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File System Access Rights

Both Windows NT and Solaris software support groups and access control lists (ACLs). User accounts are made members of particular groups when the account is created. A user must be a member of at least one group and can be a member of several. ACLs are a more convenient method than using group permissions for denying access to a particular user or group.

Groups and Access Control Lists

One difference between Solaris software and Windows NT is the use of world permissions. Windows NT has the notion of a group called Everyone. By default all users belong to this group. Solaris software does not employ such a group. Instead, Solaris software has the concept of other access rights. A directory whose access rights are set to read/write for other in Solaris software has the same effect as setting read/write to the group Everyone in Windows NT.

FIGURE 2-1 Solaris File Manager Property Sheet

FIGURE 2-1 shows the Solaris File Manager property sheet for a folder named Project. Solaris software has the notion of setting a mask, which dictates what the maximum allowable permissions will be for a given folder and its subfolders. The mask can be changed by the owner of the folder. Using a mask is a convenient method for quickly restricting permission and prevents accidently assigning too high privileges to users or groups.

FIGURE 2-2 shows the Special File Access property sheet found under My Computer. Windows NT provides file permissions similar to those provided by Solaris software. The Delete option in Windows NT is equivalent to setting write permissions on a Solaris directory. A user who does not have directory write privileges in the Solaris operating environment, cannot delete a file in that directory, but can modify one that already exists.

The default behavior in the Solaris operating environment is to allow the owner of a file or folder to change the ownership. This behavior can be changed in Solaris software by setting the RSTCHOWN variable. Solaris software does not have an equivalent to the Take Ownership attribute that is found in Windows NT.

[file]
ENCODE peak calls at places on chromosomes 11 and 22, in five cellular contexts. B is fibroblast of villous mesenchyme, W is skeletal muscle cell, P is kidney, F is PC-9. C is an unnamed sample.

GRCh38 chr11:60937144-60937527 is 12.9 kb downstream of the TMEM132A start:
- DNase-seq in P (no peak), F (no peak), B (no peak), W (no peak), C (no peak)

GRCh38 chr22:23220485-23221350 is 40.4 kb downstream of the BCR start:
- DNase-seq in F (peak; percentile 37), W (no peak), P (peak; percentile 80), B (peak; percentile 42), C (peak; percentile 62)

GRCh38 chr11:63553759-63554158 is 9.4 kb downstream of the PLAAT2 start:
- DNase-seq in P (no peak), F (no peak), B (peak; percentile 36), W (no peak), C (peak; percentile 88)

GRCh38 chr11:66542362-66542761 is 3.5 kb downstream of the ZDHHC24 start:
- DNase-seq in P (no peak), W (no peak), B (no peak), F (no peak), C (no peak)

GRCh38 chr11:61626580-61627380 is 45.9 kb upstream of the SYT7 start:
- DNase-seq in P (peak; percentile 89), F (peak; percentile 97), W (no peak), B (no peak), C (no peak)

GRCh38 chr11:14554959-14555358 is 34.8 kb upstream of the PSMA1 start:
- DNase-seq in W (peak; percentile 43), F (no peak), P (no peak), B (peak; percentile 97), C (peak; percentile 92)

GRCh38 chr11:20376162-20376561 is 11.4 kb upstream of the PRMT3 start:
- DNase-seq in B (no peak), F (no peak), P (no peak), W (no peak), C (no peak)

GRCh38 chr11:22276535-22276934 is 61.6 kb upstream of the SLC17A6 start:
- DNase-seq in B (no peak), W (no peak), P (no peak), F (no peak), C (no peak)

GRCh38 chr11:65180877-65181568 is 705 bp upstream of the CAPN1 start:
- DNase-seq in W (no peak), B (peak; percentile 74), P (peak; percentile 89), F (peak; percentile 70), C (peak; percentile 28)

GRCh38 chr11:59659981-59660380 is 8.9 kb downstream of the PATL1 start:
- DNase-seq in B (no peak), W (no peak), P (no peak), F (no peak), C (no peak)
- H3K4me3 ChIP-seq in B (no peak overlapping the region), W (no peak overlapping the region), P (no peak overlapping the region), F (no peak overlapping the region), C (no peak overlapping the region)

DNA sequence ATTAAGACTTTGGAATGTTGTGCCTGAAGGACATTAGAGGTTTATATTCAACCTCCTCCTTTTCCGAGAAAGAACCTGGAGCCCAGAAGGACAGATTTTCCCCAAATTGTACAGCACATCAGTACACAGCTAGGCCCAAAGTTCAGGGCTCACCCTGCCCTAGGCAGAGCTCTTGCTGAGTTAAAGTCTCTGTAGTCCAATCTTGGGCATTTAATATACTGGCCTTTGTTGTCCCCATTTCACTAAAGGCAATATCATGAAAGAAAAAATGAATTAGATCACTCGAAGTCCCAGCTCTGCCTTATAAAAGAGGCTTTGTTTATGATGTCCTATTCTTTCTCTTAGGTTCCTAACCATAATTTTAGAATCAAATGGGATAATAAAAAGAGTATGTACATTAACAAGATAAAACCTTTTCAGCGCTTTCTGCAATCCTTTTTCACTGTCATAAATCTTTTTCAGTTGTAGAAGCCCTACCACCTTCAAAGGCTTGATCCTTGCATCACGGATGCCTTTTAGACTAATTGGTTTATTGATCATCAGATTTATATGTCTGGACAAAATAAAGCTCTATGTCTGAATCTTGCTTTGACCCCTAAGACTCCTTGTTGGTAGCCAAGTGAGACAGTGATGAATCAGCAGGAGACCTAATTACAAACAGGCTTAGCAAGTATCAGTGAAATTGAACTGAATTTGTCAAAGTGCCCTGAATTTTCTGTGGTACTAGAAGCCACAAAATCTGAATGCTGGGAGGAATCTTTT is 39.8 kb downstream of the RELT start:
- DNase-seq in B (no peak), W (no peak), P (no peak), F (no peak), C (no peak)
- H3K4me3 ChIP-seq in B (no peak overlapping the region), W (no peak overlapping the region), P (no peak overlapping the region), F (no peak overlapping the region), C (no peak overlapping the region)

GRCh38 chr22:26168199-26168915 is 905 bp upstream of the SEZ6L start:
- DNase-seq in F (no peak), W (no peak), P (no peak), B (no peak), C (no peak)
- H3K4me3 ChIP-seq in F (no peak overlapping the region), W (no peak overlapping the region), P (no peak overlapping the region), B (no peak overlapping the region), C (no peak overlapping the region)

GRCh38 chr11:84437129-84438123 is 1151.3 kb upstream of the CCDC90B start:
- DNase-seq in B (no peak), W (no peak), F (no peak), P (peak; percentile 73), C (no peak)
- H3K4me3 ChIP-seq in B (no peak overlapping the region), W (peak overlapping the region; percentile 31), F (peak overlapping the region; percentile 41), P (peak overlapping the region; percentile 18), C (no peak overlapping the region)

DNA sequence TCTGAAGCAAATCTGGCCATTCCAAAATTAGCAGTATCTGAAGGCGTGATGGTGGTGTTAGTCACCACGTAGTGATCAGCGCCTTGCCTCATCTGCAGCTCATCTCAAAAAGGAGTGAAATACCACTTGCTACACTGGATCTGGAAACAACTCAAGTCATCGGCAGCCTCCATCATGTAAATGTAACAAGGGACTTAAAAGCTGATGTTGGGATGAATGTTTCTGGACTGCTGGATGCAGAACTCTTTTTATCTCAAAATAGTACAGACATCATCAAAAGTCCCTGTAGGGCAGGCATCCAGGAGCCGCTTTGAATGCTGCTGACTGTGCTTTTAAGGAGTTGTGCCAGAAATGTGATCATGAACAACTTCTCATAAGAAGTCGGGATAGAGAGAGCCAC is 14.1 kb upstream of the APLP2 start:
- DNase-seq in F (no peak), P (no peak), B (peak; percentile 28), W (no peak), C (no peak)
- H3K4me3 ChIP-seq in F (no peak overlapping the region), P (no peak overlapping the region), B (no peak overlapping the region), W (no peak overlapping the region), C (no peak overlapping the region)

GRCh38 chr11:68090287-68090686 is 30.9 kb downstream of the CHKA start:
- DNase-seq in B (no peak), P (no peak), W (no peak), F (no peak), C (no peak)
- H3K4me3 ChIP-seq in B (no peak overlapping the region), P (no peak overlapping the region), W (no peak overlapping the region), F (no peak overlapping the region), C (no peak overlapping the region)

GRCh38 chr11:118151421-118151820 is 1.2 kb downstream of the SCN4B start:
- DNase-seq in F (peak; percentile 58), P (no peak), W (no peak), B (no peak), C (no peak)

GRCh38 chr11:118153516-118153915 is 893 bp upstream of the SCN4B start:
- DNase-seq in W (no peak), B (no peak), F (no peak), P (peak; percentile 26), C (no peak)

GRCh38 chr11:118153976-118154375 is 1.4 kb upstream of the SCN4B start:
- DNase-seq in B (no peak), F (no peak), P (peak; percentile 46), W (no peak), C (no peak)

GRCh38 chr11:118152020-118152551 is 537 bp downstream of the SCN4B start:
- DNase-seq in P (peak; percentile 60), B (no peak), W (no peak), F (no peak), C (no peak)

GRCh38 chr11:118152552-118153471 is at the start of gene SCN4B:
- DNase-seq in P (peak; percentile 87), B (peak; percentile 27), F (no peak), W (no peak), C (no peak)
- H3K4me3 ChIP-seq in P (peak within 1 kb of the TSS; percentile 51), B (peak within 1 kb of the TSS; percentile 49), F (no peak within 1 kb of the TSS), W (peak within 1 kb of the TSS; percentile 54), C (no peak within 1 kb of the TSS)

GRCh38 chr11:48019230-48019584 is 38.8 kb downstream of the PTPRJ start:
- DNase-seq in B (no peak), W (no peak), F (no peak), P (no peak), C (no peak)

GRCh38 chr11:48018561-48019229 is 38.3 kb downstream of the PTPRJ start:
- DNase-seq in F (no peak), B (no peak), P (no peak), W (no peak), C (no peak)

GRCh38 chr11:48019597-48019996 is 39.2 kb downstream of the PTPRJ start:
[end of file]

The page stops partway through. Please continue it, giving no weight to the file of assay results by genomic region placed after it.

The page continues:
Only file systems formatted as NTFS contain Special File Access properties.

FIGURE 2-2 Special File Access Window

User Account Identification

Both Windows NT and Solaris software associate a number or ID with a user's name. In Solaris software, this numeric identifier is assigned by the system administrator and is called the user ID (UID). The UID is a 16 bit integer assigned to user accounts in the range of 100 - 60000.


Solaris software does not prevent the use of duplicate UIDs, but will issue a warning if an administrator attempts to assign an ID that already exists if the account is created using Admintool. User accounts with the same UID will have the same access rights.

Windows NT creates a security ID (SID) when a new account is created. The SID differs from the Solaris UID in that it is assigned by the system and is not visible to users. A unique SID is created within a Windows NT domain for each user account. If an account with the same name is created in a different NT domain, it will be issued a different SID.

Windows NT also creates a group SID for POSIX compliance. The Group SID specifies a primary group, which POSIX requires. The notion of primary group is not widely used in Windows NT.


Since a unique SID is created for each account, once an account is deleted, the SID is lost forever. Even if a new account is created with the same user name as the previously deleted one, a new SID is generated. Therefore, the recreated user account will not have the same access rights as the previous user.

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